Board members hope the public will approve a special parcel tax measure in November, which would then allow them to connect to the city's sewer system, said District Administrator Mike Rodriguez.

The Mount Shasta Recreation and Parks District voted unanimously Friday to allocate $10,000 toward a new temporary leach field in order to keep the City Park’s sewer system operational.

Board members hope the public will approve a special parcel tax measure in November, which would then allow them to connect to the city’s sewer system, said District Administrator Mike Rodriguez.

The park’s existing leach fields were installed in 1971 and consist of four 100 foot lines. However, over the past 47 years the lines have become “saturated with effluent,” said Bill Navarre, who recently retired from the county as the Deputy director of Environmental Health.

“(The lines) are completely failed at this point” due to their age, Navarre told the board during an emergency meeting Friday morning at the City Park’s Upper Lodge. He called the temporary system “a stop gap measure” to get by until a connection can be made to the city’s sewer system.

The temporary leach system will consist of two 100-foot lines, and will be sufficient to serve the park’s needs for approximately two years, said Navarre.

Eventual connection to the city’s system would save the District on many costs, including frequent septic pumping and spendy repairs to the pump system, said Rodriguez.

There is also the public perception that leach lines are detrimental to the Headwaters. Although this is not scientifically accurate, board member Steve Mitrovich said connection to the city’s system may be preferable to those who are adverse to the idea of underground leach fields.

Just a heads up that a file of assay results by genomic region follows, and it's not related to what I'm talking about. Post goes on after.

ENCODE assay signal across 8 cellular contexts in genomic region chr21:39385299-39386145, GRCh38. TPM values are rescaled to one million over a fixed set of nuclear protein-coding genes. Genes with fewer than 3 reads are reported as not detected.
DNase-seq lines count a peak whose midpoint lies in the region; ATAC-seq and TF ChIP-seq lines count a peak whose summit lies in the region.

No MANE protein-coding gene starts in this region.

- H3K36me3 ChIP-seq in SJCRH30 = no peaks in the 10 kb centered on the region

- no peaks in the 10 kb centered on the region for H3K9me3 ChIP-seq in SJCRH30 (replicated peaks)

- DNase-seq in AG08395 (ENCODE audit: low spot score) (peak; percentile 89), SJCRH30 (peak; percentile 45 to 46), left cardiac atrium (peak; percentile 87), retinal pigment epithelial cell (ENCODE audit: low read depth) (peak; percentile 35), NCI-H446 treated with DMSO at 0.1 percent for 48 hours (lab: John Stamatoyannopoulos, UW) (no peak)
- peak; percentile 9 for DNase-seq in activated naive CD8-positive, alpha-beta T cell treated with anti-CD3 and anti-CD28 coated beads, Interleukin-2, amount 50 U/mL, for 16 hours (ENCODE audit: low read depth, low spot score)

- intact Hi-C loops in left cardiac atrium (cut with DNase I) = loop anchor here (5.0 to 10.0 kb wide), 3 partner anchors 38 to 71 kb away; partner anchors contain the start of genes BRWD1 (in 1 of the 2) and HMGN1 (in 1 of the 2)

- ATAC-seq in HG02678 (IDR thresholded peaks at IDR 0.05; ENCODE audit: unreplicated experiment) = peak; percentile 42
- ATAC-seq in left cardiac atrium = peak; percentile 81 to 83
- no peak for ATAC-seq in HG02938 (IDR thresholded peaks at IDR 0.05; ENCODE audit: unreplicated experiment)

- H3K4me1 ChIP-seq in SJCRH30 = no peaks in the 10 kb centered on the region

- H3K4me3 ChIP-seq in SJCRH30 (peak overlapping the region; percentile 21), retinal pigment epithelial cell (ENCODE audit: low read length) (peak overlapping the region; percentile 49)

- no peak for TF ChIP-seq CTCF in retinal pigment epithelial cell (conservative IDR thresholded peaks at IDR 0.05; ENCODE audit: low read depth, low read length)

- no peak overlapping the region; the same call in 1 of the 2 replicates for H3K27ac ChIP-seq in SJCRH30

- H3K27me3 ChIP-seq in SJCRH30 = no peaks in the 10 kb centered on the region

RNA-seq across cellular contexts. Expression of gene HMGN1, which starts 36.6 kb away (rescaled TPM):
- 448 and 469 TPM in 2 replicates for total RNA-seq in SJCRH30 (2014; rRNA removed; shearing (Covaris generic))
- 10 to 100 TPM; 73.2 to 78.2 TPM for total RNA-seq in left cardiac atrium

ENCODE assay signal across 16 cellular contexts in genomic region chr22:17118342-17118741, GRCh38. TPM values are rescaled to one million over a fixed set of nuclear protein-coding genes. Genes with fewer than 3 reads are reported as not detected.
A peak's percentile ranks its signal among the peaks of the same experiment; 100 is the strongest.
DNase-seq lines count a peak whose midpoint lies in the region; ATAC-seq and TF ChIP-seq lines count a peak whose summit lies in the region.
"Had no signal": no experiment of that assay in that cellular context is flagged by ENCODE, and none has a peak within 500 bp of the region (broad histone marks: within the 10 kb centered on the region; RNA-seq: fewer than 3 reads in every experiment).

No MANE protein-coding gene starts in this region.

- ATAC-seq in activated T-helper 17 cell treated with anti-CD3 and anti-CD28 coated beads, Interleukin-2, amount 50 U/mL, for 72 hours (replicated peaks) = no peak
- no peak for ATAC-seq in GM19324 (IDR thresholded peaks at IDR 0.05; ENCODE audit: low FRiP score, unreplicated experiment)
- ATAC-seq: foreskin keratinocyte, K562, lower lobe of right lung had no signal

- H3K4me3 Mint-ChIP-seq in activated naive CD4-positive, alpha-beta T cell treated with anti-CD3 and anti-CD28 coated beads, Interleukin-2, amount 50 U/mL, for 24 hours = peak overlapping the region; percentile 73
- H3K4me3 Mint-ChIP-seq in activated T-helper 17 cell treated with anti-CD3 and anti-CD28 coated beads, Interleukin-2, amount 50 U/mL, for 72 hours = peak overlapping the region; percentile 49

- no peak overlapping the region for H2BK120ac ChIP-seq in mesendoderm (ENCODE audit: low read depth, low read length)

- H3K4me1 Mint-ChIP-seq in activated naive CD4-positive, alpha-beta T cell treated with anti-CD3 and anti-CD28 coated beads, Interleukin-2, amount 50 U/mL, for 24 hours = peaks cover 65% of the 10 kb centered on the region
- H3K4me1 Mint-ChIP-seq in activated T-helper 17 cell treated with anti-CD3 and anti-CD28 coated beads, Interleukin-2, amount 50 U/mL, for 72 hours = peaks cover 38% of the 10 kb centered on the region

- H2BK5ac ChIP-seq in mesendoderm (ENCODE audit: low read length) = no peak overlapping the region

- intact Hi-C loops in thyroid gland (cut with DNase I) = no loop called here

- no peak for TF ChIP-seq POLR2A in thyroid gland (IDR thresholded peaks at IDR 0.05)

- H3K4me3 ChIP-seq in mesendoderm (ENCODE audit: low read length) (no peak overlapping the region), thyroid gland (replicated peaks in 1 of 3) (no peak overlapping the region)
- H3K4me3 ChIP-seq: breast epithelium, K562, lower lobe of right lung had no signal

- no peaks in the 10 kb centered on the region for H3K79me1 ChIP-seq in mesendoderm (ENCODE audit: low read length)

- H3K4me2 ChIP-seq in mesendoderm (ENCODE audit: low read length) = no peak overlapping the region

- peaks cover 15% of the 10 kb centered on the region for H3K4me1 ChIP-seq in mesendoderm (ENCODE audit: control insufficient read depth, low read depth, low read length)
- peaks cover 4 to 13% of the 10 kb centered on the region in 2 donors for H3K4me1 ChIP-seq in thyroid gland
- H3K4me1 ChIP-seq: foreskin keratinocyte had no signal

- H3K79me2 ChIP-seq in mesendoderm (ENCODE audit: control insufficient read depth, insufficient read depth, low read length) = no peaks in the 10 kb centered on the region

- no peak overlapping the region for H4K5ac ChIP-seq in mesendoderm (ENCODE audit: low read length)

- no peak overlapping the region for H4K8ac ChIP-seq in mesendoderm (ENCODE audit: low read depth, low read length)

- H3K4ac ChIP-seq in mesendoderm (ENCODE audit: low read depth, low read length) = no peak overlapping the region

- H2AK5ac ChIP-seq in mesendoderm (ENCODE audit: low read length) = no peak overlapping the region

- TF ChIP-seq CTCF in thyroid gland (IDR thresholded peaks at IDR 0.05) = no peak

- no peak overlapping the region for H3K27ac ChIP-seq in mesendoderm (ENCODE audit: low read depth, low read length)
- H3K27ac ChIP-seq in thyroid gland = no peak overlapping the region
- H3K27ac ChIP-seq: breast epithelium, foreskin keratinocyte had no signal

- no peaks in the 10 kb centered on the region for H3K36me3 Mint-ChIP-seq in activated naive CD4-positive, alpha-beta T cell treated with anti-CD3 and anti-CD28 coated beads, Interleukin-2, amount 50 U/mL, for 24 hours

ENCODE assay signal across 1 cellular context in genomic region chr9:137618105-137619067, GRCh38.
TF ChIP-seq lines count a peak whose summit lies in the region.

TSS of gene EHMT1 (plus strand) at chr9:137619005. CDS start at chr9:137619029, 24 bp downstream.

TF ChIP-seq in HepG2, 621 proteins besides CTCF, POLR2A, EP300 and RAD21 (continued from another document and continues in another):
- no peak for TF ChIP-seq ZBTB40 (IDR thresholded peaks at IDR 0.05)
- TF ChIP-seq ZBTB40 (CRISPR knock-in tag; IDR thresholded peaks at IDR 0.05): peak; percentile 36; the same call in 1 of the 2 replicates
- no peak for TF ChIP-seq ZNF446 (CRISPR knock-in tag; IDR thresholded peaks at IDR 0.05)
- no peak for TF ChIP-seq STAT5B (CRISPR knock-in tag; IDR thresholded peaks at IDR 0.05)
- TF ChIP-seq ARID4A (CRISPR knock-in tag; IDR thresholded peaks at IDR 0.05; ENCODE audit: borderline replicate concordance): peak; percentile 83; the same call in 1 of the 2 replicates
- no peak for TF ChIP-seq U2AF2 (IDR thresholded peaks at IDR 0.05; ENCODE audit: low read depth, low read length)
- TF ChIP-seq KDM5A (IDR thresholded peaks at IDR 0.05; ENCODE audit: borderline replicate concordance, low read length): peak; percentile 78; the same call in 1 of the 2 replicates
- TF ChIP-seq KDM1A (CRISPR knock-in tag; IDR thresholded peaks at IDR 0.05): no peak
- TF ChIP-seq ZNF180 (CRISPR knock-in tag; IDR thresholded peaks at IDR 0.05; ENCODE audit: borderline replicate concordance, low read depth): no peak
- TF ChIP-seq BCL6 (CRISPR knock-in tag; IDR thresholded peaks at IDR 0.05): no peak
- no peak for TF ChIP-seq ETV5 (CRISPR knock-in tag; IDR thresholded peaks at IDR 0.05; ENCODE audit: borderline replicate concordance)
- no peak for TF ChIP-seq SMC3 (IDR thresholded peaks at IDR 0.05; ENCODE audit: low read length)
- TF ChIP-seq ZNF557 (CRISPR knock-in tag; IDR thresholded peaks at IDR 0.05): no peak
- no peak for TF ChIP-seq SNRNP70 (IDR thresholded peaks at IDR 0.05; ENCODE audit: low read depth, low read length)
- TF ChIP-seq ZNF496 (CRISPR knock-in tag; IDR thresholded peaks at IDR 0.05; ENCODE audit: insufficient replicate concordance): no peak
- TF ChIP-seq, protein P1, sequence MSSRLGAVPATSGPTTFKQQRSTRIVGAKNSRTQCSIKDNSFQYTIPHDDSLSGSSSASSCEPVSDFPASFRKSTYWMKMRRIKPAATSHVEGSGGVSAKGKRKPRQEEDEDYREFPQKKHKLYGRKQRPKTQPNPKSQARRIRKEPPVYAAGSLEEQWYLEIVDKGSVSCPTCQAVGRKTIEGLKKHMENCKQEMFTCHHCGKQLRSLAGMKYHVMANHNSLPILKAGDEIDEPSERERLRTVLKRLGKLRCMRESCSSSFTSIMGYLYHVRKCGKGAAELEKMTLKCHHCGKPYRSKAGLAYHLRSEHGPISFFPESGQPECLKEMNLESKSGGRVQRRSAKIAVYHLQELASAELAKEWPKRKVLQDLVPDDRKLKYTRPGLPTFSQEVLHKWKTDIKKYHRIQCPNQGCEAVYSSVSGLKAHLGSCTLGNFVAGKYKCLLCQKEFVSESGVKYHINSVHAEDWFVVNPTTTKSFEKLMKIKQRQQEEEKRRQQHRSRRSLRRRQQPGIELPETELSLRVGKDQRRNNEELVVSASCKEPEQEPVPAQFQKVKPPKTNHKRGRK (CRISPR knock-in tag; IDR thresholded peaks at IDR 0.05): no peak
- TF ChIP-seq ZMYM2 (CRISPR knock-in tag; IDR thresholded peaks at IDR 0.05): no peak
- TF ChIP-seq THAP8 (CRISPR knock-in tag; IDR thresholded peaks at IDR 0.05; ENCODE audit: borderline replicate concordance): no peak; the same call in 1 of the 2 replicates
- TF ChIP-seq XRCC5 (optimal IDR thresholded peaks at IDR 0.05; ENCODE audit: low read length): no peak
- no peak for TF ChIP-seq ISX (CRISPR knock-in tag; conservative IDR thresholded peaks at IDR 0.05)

Navarre said if the parcel tax measure doesn’t pass in November, expanding the temporary septic system would be relatively easy, though not a preferable solution. The District would need to redesign the system with larger septic tanks and a more effective pumping system.

The City Park’s current septic system has been in “a state of failure” for more than 20 years, said Rodriguez. “It’s always been a concern,” he said, especially during events, such as the upcoming Blackberry Festival, which put extra strain on the system.

Because the District’s proposed special tax is to be used for specific purposes, it will require a two-thirds vote of approval by voters in the November 6 General Election.

The proposed tax would be $75 annually for developed parcels and $40 for undeveloped parcels and would be used to “restore historic District park buildings; enhance park security and lighting; improve critical infrastructure such as sewer, roads, parking, and trails; repair existing soccer, softball, ice rink, tennis court sites and construct new facilities.”

The parcel tax would collect an estimated $300,000 annually, and end after 25 years.

During Friday’s meeting, a motion was made by board member Renee Casterline with a second by Caporaso and it was approved unanimously with yes votes from Quin McDowell and Mitrovich. Board member Randy Cardoza was not at the meeting.

Construction on the temporary leach field will begin next week.